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By Yin Wilczek
Aug. 29 —The Securities and Exchange Commission Aug. 29 said it awarded more than $300,000 to an audit and compliance professional whose employer failed to take action after he or she made an internal complaint about possible securities violations.
The commission said the reward is its first to a whistle-blower with an audit or compliance function. Such employees are ineligible for an SEC bounty unless they first report a perceived violation internally, then wait 120 days before approaching the commission with the same information.
“Individuals who perform internal audit, compliance, and legal functions for companies are on the front lines in the battle against fraud and corruption,” Sean McKessy, chief of the SEC's Whistleblower Office, said in a release. “They often are privy to the very kinds of specific, timely, and credible information that can prevent an imminent fraud or stop an ongoing one.”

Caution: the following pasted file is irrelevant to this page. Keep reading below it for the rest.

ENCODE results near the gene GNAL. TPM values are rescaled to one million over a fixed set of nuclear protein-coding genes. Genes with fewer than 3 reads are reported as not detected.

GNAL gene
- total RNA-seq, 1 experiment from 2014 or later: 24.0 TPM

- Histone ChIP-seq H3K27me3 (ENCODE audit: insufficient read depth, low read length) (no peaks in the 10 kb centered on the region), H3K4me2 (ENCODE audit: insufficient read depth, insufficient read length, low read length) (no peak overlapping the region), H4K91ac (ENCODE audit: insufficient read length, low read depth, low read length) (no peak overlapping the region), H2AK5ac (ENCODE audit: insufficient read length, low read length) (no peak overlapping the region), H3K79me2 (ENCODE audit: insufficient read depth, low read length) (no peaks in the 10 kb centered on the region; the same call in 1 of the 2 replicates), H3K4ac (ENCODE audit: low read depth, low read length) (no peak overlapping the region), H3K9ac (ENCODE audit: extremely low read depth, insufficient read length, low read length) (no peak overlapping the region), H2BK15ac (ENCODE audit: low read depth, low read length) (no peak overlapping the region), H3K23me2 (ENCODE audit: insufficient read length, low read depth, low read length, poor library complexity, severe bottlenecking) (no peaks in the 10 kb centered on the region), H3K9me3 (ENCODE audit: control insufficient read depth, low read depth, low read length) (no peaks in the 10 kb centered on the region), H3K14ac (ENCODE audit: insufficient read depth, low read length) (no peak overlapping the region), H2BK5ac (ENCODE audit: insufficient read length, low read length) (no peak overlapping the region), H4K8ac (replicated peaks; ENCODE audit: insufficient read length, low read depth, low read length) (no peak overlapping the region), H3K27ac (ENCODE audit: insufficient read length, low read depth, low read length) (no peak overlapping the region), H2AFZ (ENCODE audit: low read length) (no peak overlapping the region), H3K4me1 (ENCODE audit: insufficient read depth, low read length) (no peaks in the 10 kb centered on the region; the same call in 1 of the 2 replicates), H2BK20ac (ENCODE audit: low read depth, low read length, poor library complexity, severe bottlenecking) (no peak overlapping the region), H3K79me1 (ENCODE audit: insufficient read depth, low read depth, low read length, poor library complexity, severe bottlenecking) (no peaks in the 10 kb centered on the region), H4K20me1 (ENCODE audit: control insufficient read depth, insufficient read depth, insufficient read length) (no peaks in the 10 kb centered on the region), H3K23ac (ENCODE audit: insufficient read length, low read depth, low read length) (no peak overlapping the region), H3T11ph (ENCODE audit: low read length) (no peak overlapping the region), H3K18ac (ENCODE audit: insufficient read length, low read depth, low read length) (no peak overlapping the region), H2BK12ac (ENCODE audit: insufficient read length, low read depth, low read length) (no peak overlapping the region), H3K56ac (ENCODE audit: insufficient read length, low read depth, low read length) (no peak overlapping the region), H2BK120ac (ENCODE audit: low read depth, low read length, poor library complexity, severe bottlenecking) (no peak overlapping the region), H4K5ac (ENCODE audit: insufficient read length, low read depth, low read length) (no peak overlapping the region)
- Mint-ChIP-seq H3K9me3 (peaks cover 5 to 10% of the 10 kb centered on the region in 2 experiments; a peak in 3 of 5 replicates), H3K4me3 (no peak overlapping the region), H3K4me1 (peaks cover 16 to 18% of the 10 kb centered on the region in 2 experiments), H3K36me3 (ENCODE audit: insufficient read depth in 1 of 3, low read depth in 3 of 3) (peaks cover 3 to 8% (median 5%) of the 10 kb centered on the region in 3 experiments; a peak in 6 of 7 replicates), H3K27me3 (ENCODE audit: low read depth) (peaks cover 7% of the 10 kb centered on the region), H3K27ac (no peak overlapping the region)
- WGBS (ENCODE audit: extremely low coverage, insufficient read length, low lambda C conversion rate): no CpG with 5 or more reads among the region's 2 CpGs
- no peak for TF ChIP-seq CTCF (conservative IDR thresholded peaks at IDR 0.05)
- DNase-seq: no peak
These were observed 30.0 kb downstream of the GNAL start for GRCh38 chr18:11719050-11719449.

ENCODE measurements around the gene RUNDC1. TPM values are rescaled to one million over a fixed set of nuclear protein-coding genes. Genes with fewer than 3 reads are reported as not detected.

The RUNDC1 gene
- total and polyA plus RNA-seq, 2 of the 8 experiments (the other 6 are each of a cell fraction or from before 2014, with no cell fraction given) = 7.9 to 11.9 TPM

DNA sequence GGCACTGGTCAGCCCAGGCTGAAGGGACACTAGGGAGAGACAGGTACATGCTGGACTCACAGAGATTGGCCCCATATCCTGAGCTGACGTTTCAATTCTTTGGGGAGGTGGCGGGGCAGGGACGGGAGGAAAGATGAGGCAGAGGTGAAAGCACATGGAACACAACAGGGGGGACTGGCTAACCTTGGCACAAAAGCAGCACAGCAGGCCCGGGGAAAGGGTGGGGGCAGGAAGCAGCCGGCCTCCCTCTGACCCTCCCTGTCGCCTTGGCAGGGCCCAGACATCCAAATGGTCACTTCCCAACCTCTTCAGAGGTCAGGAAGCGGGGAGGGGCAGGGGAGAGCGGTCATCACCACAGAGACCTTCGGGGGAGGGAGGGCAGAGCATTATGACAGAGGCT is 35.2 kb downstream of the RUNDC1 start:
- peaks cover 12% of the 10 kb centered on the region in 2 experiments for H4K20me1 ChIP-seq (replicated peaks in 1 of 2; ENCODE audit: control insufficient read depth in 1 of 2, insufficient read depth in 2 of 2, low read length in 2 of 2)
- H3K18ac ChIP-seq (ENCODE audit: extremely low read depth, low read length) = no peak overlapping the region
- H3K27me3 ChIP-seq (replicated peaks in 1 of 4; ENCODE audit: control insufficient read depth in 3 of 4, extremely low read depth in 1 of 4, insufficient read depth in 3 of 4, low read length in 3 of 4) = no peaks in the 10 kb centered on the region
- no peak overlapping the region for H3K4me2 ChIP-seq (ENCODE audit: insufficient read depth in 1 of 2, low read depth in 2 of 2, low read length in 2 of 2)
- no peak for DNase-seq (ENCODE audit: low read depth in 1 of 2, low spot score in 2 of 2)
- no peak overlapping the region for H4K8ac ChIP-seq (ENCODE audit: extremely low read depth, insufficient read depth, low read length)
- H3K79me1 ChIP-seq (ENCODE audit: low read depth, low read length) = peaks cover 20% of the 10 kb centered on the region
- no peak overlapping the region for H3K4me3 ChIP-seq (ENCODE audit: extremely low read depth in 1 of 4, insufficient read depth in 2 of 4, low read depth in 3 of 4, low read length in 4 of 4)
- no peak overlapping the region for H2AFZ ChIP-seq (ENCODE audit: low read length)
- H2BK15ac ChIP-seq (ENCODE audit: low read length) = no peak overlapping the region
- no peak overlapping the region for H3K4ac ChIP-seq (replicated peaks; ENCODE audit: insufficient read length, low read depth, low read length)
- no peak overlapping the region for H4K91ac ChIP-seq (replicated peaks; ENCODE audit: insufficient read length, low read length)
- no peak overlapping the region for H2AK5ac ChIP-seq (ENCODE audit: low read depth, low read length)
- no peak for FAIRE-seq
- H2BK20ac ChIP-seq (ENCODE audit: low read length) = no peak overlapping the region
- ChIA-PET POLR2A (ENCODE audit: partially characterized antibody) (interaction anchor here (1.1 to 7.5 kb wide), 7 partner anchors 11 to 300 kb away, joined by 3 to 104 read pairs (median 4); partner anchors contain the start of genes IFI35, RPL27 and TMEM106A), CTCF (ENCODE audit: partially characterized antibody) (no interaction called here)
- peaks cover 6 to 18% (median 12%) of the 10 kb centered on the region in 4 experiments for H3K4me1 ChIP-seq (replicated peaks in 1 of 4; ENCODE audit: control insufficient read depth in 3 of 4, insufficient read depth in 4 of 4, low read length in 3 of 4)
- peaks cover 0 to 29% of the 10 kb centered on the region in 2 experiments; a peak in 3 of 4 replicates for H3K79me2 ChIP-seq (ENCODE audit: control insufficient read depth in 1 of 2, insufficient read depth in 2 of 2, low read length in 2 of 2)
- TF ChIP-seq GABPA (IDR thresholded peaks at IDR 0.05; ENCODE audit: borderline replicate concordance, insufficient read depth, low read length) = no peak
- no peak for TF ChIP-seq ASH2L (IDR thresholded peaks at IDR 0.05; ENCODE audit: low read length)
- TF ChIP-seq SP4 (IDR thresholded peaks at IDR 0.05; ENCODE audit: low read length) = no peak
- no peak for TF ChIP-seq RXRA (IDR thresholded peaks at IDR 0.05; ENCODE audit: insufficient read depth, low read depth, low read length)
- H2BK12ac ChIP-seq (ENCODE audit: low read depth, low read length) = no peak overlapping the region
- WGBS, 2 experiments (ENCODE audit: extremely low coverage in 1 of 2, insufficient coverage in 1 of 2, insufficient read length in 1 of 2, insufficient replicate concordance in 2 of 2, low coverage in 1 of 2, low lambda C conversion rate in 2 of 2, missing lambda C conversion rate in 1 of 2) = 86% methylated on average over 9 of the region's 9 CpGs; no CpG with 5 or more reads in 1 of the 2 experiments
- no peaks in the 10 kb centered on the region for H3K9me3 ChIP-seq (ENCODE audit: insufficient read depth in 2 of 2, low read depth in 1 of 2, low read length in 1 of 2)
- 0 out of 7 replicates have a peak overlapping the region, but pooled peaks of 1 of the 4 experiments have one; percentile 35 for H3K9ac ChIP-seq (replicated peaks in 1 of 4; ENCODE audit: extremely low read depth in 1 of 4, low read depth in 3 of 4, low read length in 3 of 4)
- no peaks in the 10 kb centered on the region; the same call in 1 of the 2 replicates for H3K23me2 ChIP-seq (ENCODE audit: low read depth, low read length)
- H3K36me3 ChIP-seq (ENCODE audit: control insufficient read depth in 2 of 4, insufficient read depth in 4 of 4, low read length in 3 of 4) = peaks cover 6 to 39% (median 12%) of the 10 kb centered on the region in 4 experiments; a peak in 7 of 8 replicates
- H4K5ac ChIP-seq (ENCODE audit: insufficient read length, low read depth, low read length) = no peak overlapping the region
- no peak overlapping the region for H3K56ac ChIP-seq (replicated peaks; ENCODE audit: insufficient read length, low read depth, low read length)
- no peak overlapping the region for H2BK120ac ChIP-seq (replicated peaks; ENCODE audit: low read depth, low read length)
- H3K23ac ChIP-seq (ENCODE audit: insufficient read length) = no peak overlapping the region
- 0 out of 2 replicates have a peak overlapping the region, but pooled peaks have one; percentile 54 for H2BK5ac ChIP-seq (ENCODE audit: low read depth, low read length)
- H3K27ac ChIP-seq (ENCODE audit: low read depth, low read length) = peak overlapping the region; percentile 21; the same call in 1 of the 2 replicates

In a related order, the SEC said the whistle-blower claim arose in connection with an action in which a former executive of an environmental company and a high-technology concern agreed to pay more than $1.5 million to settle insider trading allegations. The whistle-blower was awarded 20 percent of the sanctions collected in the case.
The SEC's order was redacted to protect the whistle-blower's identity.
David Marshall, a Washington-based partner at Katz, Marshall & Banks LLP who represents whistle-blowers, agreed that compliance or audit employees often are in the best position to observe insider trading or other securities violations within their companies.
“Here the employee did the right thing by reporting the violations internally, giving the company four months to address them, and then reporting the violations to the SEC when the company took no action,” Marshall said. “I think we will see many more of these employees coming forward in the future now that the SEC has applied the 120-day exception to the general rule that they are not eligible to participate in the whistle-blower program.”
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